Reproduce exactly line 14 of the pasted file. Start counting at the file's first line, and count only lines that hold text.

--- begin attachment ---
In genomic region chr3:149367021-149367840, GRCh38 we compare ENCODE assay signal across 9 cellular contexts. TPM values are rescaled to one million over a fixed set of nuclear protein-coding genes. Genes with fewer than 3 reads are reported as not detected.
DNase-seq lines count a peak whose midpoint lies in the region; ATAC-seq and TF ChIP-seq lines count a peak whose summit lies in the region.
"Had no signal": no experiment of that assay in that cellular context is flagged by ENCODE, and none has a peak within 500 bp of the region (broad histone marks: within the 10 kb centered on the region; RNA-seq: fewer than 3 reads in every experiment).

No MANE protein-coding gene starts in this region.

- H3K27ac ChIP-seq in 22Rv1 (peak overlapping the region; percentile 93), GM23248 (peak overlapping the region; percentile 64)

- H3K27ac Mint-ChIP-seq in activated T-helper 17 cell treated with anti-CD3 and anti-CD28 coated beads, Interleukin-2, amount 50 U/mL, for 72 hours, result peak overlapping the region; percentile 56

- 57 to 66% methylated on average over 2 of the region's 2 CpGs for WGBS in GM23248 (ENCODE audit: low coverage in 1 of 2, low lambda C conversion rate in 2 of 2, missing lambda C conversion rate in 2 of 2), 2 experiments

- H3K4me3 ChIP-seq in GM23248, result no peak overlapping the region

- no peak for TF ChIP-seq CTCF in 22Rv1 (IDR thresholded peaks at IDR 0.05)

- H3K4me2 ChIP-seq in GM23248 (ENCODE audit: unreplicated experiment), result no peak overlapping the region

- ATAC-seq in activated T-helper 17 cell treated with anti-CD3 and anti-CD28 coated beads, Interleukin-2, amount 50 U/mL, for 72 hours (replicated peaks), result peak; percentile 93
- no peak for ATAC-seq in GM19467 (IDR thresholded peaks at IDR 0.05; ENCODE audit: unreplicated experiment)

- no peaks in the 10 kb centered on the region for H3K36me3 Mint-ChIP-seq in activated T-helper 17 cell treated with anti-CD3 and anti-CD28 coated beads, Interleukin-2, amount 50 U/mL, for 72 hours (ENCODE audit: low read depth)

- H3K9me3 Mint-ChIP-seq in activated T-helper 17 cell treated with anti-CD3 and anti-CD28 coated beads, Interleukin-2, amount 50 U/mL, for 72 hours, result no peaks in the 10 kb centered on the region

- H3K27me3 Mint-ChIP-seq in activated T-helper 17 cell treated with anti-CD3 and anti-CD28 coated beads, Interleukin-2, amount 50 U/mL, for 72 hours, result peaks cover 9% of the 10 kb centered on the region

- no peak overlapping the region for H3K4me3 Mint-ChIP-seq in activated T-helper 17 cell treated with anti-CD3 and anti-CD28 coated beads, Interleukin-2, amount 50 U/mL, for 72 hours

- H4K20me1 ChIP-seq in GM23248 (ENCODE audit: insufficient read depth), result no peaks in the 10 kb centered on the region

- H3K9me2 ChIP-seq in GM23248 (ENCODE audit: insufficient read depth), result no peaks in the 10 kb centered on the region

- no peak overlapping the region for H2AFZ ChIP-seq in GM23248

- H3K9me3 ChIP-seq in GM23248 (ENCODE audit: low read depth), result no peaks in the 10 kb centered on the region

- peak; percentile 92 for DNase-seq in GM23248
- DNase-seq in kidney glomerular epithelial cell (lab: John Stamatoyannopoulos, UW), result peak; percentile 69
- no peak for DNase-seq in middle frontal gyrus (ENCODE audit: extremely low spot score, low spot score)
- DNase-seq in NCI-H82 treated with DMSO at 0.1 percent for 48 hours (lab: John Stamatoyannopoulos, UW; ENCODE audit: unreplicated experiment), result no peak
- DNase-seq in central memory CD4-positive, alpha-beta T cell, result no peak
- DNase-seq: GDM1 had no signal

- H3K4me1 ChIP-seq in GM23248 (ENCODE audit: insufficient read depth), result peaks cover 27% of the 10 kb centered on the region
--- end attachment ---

- H3K9me3 Mint-ChIP-seq in activated T-helper 17 cell treated with anti-CD3 and anti-CD28 coated beads, Interleukin-2, amount 50 U/mL, for 72 hours, result no peaks in the 10 kb centered on the region